Leading Meeting Professionals

Professional Convention Management Association

May 18 2015

How One Team Navigated Around Restrictions In Front Of Their Meeting

By Mary Reynolds Kane



Each September, one of the biggest cities in Canada turns into a massive display of science, art and engineering. It’s called Beakerhead, and it’s Calgary’s citywide celebration of ingenuity. The event launched in 2013 and captured plenty of attention with the interactive Raygun Gothic 40-foot tall rocket ship. Impressive, right? Well, bringing that big rocket ship to Alberta was no small feat.

The rocket was originally created for Burning Man in the United States. From dealing with the sheer size of the piece to the adhering to Canadian standards and local building codes, moving a 40-foot tall piece of art isn’t an activity that comes with simple guidelines. So how did they do it? Here’s a look at three simple steps.

1) They looked for professionals with proven track records.

Event organizers knew they needed some outside experts, so they worked with 5 Ton Crane to get the project moving. 

2) They found someone with the local technical expertise.

While the installation was approved at the Burning Man location, those standards didn’t apply in Alberta. Organizers partnered with Williams Engineering, a local firm. Williams reviewed the drawings from the California-based firm to provide Alberta’s stamp of approval.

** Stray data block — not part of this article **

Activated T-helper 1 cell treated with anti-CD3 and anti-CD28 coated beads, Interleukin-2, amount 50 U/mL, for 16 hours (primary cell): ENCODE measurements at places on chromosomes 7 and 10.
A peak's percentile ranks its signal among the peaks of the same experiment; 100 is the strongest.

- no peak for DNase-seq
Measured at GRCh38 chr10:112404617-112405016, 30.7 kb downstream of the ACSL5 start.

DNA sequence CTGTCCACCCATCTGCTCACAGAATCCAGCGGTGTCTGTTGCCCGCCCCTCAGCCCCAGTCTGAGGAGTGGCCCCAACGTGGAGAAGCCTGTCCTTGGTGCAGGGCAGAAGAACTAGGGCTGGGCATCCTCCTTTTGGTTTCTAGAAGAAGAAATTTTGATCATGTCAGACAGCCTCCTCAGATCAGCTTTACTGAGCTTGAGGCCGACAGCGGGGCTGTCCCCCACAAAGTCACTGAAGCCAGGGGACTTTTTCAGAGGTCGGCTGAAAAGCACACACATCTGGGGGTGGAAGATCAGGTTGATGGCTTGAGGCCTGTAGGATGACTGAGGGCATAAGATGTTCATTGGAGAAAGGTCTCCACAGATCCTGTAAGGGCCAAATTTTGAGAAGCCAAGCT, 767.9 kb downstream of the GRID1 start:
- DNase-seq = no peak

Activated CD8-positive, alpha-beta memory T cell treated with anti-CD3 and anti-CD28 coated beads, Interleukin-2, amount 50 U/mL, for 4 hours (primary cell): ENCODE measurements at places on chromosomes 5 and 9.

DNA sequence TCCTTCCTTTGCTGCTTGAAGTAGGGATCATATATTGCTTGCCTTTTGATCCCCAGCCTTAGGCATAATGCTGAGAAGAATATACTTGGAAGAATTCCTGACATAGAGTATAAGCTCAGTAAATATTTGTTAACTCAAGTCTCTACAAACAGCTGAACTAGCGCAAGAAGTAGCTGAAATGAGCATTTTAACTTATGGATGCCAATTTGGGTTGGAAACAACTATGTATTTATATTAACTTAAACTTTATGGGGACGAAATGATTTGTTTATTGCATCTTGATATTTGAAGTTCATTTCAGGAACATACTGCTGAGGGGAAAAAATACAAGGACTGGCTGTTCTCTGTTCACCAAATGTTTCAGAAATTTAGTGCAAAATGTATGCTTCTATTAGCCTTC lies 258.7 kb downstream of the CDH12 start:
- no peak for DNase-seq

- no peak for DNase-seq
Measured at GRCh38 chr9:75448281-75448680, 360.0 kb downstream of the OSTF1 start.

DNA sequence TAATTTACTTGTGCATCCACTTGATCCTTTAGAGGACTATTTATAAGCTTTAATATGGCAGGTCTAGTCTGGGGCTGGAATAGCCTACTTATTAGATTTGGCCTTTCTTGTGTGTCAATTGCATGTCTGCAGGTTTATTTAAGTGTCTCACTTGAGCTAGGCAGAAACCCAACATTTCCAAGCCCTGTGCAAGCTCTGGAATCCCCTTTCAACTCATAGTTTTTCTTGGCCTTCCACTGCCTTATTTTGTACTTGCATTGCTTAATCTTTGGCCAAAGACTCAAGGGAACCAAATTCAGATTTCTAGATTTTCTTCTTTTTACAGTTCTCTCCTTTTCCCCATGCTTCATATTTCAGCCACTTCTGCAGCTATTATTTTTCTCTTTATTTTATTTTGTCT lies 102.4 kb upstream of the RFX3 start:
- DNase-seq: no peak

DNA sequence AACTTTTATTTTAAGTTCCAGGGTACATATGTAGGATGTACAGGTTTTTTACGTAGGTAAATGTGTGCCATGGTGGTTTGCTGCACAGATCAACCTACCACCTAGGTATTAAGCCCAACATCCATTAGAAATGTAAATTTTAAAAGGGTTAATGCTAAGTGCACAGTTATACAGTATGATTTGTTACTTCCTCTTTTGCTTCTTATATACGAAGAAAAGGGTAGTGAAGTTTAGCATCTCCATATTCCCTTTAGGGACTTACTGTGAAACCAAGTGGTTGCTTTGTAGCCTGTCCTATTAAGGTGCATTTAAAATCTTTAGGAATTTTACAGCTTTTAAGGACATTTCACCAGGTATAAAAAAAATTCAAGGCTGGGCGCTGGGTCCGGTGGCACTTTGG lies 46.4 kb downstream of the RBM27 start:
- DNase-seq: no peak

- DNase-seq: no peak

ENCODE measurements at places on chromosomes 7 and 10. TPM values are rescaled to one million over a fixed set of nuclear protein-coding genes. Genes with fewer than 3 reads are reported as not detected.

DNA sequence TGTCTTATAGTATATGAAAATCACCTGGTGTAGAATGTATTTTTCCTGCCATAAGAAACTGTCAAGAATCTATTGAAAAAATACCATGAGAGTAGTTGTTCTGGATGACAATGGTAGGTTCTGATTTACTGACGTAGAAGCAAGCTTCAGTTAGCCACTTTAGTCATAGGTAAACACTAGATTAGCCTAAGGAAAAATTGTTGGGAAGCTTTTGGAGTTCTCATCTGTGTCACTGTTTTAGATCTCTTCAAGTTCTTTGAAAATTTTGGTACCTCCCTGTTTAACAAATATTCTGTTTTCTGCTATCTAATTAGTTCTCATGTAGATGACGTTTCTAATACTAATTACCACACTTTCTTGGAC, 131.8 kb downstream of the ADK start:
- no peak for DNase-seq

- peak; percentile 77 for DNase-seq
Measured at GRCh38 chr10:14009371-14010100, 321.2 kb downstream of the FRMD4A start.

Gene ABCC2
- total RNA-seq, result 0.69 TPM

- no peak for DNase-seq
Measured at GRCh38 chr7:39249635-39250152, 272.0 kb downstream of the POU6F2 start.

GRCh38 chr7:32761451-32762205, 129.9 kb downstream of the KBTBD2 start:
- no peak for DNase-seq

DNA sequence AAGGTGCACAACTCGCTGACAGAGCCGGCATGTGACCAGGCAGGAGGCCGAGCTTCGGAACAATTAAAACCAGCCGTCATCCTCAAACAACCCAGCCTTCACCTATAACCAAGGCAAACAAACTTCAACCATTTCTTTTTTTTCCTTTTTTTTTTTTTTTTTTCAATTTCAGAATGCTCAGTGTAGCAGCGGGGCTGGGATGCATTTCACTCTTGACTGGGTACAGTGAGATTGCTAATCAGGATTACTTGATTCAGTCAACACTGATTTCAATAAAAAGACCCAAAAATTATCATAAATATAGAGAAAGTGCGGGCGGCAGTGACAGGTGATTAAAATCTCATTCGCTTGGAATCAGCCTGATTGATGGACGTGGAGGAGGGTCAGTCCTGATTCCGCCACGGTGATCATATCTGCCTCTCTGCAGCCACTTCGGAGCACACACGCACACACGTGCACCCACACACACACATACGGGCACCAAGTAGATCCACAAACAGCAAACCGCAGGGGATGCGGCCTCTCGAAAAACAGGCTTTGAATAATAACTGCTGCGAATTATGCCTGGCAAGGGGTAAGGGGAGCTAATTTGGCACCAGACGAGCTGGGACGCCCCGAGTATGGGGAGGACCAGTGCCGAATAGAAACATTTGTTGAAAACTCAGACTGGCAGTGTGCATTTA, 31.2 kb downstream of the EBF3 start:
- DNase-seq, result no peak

3)    They started early.

The installation wasn’t going to be ready for inspection until the day before it was scheduled to open to the public. Still, organizers sent all the work to Calgary’s Development and Building Permit Business Unit well in advance. The result? Success. More than 62,000 residents and visitors scaled the rocket ship during the inaugural Beakerhead.

Do you have a story of how you worked around a potential challenge to bring a creative vision at your meeting to life? Send it to communications@pcma.org, and we might feature your work next!

 

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